“I want to stand as close to the edge as I can without going over. Out on the edge you see all the kinds of things you can’t see from the center.” —Kurt Vonnegut
Human experience is increasingly mediated by computer code, particularly through the ubiquity of laptops, smartphones and other devices connected to the Internet. We use digital interfaces to communicate, shop, search for information, find a mate, listen to music, conduct banking, cook, count calories, and entertain ourselves. These interfaces and the operating systems that help run them are all created with code: strings of numbers, symbols and letters corresponding to specific programming languages. This code remains largely hidden from the average user, quietly running our devices and altering the way we experience the world. It is an obfuscated layer floating beneath our conscious understanding of daily life—we breathe it, in and out, never noticing how its very framework shapes our behavior.
The statistics associated with Internet and technology use are staggering: to date there are over 3.3 billion users of online technology, and over 1 billion total websites, as reported by Internet Live Stats. That same site also reports that there are 54,897 Google searches conducted and 125,366 YouTube videos viewed in just one typical second. These digital technologies are only possible through complex code, allowing data to be processed quickly, helping to create graphical based interfaces that are user-focused and intuitive, and providing unprecedented connection and conflation.
Yet most users of these technologies neither see nor understand this underlying layer of code. According to Code.org, “there are currently 543,145 open computing jobs nationwide…[and] last year, only 42,969 computer science students graduated into the workforce.” Several other websites and online articles cry out to society, encouraging more people, especially young people, to learn how to write code. Regardless of the myriad of causes cited—from a lack of K-12 education in computer science, to the ways in which programming is taught at the college level, to the insular and sometimes unwelcoming CS communities—there is a discernible gap between the number of people in the U.S. who can code and the number of good programmers currently needed by industry. Most people living in the U.S. who use digital technology every day, cannot read nor write in code. While this situation is likely preferable for most—after all, helping non-specialists and non-programmers use computers and digital technology with ease underlies the impetus for the creation of the graphical user interface, and the core philosophy behind the wildly popular Apple products—it does mean that this layer of information, the code itself, is only visualized through an end product.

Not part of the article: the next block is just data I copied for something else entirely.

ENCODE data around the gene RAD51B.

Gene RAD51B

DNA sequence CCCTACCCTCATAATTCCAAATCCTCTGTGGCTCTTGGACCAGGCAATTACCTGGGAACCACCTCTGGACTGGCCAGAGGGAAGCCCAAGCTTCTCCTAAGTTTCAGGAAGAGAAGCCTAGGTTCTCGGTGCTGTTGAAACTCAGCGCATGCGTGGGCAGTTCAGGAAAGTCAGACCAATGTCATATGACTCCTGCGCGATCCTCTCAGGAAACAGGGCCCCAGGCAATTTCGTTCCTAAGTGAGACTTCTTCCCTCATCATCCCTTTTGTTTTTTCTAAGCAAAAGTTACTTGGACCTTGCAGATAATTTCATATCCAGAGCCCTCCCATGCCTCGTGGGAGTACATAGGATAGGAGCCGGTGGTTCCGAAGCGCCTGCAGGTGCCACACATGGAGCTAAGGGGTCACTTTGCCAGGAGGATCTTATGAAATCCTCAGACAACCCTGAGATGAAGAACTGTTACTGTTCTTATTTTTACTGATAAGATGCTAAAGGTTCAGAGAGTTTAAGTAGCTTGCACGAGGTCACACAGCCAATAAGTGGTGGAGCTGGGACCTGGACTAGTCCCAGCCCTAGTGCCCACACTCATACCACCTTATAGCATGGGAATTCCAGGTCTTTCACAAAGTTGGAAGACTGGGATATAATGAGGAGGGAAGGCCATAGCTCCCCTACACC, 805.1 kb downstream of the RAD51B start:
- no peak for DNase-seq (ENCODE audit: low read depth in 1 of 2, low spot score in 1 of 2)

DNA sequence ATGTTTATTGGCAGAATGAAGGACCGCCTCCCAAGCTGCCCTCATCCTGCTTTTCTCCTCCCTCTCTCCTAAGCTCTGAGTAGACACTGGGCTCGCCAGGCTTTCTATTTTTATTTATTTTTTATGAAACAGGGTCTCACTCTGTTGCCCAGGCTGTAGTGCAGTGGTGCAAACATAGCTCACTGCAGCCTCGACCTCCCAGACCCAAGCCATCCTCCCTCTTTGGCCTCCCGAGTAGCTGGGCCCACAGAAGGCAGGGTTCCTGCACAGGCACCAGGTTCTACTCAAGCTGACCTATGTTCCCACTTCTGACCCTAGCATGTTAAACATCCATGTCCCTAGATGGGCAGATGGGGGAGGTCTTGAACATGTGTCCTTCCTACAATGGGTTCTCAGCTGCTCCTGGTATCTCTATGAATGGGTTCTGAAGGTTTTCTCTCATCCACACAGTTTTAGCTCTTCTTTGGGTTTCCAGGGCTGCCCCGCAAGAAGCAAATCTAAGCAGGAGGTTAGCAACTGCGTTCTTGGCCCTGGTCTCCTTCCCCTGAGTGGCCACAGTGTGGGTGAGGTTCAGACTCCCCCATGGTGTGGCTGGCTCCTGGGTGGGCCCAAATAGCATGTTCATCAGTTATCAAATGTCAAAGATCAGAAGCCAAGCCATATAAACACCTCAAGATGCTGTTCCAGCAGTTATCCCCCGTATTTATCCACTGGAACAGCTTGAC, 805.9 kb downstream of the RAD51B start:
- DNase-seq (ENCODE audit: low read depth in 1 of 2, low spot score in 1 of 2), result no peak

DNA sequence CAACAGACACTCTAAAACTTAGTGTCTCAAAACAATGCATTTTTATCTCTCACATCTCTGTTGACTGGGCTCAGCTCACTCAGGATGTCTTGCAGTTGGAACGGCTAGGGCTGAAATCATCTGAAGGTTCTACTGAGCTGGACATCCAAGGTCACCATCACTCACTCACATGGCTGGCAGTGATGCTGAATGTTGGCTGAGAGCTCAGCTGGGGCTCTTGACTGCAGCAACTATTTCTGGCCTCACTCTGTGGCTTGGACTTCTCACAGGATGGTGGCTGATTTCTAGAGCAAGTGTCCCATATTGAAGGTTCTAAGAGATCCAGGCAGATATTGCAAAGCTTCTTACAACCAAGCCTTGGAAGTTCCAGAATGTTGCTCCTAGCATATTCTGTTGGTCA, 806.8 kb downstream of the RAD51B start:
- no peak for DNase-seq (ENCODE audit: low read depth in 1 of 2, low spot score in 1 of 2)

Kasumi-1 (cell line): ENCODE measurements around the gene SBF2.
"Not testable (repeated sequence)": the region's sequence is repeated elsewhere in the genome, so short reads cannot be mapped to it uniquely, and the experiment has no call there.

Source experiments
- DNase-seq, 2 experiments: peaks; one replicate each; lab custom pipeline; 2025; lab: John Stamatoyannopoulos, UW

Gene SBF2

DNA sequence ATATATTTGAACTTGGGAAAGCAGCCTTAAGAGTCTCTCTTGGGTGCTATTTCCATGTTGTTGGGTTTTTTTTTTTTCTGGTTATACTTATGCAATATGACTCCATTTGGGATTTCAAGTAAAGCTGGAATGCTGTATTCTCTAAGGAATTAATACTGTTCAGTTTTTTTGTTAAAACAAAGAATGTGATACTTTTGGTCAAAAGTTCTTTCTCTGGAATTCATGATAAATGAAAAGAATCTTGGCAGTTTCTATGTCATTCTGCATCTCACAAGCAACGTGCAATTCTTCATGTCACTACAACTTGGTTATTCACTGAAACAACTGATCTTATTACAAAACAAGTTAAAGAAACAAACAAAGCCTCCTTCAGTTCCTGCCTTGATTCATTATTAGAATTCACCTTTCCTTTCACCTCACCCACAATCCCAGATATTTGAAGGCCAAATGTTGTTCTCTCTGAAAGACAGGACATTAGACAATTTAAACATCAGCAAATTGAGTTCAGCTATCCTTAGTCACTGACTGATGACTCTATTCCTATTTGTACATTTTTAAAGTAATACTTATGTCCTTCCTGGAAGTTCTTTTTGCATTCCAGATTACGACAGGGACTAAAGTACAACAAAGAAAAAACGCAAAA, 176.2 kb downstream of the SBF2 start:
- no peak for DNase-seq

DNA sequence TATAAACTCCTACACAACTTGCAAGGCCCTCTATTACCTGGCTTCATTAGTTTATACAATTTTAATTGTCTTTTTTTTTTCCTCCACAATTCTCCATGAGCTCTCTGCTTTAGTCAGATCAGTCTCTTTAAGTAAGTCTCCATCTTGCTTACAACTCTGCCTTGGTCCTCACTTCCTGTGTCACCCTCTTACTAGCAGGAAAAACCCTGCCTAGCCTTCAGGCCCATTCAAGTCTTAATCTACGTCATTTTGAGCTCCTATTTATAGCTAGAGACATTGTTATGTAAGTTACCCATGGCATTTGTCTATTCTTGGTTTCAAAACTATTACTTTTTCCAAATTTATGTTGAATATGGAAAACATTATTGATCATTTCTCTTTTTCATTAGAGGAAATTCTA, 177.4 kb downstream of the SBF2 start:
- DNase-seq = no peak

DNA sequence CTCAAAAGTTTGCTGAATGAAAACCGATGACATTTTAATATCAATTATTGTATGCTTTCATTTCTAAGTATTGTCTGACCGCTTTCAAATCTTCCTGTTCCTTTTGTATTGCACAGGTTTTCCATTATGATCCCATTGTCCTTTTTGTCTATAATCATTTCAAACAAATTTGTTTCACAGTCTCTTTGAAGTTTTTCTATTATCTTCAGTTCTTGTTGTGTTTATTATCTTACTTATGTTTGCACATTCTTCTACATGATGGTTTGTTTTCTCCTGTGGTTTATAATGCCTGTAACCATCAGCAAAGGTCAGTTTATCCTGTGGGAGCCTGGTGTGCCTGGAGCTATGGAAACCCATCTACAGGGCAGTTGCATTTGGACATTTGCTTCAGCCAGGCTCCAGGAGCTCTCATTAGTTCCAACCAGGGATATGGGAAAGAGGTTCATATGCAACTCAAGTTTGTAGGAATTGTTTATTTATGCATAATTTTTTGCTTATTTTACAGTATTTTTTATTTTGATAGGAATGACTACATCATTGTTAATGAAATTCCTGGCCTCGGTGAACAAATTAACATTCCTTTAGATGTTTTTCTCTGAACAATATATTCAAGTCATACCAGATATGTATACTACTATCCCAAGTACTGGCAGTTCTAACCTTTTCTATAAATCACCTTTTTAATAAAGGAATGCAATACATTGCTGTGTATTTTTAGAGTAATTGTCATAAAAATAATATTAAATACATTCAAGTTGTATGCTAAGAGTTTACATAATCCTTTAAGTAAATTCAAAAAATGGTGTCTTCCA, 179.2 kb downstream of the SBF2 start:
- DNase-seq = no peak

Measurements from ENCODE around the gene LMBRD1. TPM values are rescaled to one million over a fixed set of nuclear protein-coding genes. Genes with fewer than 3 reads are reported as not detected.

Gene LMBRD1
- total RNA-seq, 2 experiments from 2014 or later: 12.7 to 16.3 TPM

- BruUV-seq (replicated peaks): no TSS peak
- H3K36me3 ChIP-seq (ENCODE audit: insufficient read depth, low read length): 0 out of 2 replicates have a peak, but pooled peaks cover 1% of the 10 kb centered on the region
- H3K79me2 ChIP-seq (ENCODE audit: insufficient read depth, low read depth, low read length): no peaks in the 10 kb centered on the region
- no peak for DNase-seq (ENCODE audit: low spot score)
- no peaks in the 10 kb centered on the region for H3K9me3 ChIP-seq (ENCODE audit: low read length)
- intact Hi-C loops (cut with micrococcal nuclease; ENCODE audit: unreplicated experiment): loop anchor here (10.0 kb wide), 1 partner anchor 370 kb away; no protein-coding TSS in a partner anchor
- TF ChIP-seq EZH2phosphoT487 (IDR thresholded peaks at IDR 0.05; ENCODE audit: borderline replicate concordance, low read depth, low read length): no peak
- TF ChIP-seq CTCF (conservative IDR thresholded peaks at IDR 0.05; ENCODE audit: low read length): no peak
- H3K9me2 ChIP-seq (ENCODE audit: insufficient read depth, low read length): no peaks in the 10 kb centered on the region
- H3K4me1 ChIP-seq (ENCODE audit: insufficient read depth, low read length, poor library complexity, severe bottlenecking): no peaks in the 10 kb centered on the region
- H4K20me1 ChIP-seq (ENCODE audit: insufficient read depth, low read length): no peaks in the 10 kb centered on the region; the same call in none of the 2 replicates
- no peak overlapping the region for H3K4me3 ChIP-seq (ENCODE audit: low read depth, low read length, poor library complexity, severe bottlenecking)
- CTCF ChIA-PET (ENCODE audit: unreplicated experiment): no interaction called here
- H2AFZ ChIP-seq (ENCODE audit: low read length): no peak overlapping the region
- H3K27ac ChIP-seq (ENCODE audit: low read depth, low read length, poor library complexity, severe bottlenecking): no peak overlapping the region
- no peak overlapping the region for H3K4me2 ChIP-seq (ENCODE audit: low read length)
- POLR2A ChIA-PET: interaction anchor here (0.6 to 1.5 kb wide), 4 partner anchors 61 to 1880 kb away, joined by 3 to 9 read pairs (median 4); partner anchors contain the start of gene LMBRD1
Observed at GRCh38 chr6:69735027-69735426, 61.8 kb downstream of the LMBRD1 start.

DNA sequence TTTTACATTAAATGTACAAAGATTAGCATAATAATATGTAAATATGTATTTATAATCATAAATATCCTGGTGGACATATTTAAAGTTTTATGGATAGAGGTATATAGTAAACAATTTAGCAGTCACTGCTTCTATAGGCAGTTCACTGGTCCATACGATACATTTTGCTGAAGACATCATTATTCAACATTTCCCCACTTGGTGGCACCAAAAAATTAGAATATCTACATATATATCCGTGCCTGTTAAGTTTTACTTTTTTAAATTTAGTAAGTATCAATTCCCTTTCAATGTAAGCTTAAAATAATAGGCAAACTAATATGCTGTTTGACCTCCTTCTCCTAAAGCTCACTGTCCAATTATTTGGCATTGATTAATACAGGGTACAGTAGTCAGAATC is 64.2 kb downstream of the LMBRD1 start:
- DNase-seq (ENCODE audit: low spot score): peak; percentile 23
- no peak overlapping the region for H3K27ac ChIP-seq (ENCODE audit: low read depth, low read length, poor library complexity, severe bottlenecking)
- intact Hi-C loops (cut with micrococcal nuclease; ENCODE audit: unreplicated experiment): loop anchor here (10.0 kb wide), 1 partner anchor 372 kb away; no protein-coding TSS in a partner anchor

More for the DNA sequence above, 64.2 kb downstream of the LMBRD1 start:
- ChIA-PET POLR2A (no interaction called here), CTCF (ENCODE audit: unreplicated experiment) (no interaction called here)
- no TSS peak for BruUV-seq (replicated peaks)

I argue that the code itself is beautiful. The patterns created by the grammar and syntax of coding languages offer a satisfying repetition, and the use of server side scripting, databases, and personalized information can leave bread-crumbs and surprises throughout the long lines of text. Code is data that includes instructions for its own construction: content and form are bundled together in pure abstraction which can be viewed as such in a text editor, or can be enjoyed as the final output in a web browser or as the elements of an operating system or piece of software on a computer screen.
This project consists of a set of five hand-bound books. Each book contains the source code from one well-known and popular website: Amazon, Facebook, Google, Netflix, and YouTube. The text has been carefully typeset, following the conventions of typography and book design, including: chapter headings, drop caps, folios and page numbers, and illustrations constructed of snippets of nearby code, typeset in multiple fonts and styles to further illuminate the patterns and anomalies within. The book covers and illustrations feature simple color gradients, built from the colors featured in the brands of each website.
These books give the code a different physical form, untethering it from the screen, and placing it in the spatial, semantic, and cultural context of the traditional printed book. Using the grammar and syntax of typography and book design, I am allowing a user/reader to experience the data as content meant to be read, word by word, symbol by symbol. My goal is to provoke a conversation around our relationship with the largely hidden force of code, and to explicitly confront the reader/user with the abstractions and qualities of this important component of our modern world.
 Internet Live Stats: Internet Usage & Social Media Statistics. Real Time Statistics Project, 2016. Web. 23 June 2016.
 “Promote Computer Science.” Code.org. Code.org, 2015. Web. 23 June 2016.
 Pavley, John. “Technical Literacy: Can Everyone Learn to Code?” The Huffington Post. TheHuffingtonPost.com, 26 July 2013. Web. 23 June 2016.
Raja, Tasneem. “We Can Code It! Why Computer Literacy Is Key to Winning the 21st Century.” Mother Jones. Mother Jones, 2014. Web. 23 June 2016.